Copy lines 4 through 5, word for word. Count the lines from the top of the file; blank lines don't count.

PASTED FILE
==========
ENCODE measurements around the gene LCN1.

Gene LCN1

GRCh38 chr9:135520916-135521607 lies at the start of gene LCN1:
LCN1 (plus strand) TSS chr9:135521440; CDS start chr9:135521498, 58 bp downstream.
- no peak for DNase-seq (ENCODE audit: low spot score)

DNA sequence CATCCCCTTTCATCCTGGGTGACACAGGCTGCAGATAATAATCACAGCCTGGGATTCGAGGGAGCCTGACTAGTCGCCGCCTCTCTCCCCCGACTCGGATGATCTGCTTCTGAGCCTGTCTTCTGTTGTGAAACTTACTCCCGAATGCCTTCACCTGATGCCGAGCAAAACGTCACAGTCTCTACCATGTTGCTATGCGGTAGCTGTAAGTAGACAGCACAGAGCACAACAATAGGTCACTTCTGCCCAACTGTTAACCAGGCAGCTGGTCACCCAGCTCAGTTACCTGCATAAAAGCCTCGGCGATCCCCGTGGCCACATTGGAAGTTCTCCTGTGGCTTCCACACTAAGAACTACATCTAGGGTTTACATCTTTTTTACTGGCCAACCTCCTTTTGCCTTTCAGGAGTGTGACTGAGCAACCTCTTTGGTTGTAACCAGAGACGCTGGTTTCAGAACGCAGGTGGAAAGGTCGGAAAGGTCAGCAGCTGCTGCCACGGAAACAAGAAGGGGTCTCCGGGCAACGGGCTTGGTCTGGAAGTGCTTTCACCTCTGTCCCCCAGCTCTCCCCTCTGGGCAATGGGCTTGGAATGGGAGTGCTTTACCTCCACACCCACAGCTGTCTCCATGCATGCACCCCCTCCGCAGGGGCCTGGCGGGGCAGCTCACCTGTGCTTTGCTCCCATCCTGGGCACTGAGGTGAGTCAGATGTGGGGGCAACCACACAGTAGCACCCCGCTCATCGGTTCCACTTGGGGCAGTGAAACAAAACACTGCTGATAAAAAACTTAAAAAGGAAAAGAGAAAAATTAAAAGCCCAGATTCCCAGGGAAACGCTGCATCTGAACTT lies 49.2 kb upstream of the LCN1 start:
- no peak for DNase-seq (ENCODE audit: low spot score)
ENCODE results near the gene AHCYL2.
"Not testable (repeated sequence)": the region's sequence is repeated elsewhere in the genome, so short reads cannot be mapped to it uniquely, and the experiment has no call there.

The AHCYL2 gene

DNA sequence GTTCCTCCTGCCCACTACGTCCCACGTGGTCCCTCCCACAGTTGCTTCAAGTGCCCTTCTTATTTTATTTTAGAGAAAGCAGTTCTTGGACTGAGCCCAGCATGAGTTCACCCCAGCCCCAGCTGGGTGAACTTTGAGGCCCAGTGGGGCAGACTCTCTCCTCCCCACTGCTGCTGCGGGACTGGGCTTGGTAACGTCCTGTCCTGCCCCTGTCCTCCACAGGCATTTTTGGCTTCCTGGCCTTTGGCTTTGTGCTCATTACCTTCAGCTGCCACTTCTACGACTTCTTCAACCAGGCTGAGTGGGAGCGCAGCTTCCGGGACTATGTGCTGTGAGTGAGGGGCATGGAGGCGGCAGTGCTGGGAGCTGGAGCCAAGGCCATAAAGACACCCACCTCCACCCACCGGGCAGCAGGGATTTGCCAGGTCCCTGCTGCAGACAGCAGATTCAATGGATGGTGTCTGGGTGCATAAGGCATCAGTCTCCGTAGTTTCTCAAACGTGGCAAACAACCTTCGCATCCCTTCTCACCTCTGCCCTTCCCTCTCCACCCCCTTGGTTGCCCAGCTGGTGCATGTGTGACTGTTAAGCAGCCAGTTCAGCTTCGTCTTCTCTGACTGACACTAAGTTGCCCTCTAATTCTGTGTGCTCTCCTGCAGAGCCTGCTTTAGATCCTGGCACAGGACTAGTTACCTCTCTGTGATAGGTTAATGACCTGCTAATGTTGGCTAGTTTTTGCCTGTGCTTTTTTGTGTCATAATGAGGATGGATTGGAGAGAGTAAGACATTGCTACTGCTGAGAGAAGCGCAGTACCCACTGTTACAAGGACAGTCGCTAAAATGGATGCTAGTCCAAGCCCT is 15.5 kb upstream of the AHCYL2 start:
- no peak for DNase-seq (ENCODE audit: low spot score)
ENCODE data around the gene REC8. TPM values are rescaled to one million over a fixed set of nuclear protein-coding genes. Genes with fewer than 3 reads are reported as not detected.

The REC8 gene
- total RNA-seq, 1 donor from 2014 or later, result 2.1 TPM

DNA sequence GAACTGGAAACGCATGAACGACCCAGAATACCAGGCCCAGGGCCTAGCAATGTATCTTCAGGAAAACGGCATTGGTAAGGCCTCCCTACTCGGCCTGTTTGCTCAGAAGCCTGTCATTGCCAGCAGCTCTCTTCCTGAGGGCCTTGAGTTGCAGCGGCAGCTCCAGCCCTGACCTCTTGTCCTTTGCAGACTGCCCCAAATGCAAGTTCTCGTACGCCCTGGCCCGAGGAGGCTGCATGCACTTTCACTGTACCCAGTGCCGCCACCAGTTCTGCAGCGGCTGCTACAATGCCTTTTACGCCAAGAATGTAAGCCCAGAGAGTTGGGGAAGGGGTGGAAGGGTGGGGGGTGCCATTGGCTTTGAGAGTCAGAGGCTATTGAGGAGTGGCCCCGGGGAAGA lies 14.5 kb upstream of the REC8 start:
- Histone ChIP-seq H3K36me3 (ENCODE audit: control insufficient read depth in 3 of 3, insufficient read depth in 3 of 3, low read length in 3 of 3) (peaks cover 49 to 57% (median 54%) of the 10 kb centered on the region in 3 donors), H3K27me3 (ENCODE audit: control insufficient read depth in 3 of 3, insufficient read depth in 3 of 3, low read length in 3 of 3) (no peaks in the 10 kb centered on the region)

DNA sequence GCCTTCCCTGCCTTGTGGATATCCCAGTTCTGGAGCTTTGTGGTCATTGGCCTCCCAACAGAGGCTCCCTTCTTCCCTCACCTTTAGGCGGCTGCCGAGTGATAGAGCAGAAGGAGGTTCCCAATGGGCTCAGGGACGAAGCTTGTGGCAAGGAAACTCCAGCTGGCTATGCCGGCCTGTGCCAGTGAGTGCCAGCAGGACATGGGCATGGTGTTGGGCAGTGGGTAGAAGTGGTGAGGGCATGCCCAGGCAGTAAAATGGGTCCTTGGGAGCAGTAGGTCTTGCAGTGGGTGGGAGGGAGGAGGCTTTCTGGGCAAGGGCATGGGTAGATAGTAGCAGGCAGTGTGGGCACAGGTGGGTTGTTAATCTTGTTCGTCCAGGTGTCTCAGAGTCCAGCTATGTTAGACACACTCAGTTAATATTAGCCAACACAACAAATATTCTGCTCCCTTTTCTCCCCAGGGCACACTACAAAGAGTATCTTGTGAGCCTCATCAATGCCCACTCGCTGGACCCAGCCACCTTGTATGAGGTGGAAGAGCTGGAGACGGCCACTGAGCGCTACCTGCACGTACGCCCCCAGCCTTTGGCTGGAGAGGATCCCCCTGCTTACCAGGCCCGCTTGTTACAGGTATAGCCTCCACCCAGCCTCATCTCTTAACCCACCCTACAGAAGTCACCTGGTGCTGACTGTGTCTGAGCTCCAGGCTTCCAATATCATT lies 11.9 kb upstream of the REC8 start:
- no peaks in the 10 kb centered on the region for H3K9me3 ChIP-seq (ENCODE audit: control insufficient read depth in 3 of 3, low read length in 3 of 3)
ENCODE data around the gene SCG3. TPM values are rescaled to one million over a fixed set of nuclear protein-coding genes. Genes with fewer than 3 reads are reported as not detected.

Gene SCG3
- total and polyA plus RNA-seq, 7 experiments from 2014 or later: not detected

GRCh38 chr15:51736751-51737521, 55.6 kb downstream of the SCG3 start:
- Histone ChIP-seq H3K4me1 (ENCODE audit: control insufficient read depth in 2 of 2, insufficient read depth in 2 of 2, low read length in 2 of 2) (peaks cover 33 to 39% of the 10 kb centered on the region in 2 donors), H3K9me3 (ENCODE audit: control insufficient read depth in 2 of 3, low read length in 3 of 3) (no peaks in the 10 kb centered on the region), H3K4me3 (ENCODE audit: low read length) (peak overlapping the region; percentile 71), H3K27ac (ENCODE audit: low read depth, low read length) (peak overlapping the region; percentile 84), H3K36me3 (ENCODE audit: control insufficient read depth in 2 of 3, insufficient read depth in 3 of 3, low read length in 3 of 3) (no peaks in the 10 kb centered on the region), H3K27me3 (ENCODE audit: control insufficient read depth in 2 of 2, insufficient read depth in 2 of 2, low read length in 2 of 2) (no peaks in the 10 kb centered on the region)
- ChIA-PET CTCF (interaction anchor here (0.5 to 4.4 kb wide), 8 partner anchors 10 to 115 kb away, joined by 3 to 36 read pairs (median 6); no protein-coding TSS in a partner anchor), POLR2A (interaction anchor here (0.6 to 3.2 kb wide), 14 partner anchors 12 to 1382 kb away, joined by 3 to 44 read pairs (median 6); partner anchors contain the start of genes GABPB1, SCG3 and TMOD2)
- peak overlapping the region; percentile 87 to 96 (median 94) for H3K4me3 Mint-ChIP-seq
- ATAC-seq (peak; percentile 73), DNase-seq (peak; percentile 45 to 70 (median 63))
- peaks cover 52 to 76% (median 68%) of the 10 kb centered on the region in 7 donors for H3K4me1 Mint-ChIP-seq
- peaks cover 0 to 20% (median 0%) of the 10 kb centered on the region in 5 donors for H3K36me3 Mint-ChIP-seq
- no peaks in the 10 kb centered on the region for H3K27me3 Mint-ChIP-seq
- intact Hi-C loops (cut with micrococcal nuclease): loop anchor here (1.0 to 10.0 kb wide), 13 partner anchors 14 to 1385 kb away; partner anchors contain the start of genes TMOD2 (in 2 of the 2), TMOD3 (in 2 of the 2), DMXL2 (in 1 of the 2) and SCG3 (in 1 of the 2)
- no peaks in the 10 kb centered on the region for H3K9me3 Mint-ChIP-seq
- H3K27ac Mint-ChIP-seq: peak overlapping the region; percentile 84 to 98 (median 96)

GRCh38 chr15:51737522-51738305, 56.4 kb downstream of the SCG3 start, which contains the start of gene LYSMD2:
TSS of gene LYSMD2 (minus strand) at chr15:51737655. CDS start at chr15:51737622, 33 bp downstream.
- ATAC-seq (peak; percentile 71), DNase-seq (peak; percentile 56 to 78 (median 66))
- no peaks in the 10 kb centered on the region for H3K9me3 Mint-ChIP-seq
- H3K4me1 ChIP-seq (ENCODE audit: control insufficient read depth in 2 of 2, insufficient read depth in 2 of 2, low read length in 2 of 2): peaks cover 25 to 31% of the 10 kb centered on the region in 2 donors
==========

LCN1 (plus strand) TSS chr9:135521440; CDS start chr9:135521498, 58 bp downstream.
- no peak for DNase-seq (ENCODE audit: low spot score)